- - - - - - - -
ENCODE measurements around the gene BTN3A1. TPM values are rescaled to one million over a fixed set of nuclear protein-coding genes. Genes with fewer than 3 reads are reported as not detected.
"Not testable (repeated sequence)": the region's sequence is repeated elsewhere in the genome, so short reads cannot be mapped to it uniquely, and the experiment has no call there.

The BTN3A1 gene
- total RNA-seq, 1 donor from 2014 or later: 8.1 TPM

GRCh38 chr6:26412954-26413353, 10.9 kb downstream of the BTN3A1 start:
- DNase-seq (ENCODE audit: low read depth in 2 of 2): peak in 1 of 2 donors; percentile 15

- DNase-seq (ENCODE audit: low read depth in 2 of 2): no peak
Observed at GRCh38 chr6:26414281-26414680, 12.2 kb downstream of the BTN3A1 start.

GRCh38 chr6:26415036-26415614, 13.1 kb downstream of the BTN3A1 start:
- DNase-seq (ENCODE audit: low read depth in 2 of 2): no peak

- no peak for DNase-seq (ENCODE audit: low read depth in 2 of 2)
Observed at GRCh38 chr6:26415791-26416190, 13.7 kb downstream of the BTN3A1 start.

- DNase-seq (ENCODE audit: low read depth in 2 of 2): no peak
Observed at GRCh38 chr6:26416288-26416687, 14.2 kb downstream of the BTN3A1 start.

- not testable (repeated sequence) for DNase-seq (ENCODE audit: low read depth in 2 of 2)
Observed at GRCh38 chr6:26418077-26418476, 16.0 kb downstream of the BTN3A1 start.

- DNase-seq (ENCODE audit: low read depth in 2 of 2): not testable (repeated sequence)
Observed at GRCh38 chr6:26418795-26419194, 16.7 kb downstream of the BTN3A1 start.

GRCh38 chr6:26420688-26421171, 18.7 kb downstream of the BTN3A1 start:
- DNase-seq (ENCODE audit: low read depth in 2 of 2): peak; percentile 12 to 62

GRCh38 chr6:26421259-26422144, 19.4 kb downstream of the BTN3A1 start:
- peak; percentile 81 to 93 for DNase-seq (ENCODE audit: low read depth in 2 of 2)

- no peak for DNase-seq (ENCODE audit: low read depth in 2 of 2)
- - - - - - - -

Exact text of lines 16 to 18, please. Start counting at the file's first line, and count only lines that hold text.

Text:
Observed at GRCh38 chr6:26418077-26418476, 16.0 kb downstream of the BTN3A1 start.

- DNase-seq (ENCODE audit: low read depth in 2 of 2): not testable (repeated sequence)
Observed at GRCh38 chr6:26418795-26419194, 16.7 kb downstream of the BTN3A1 start.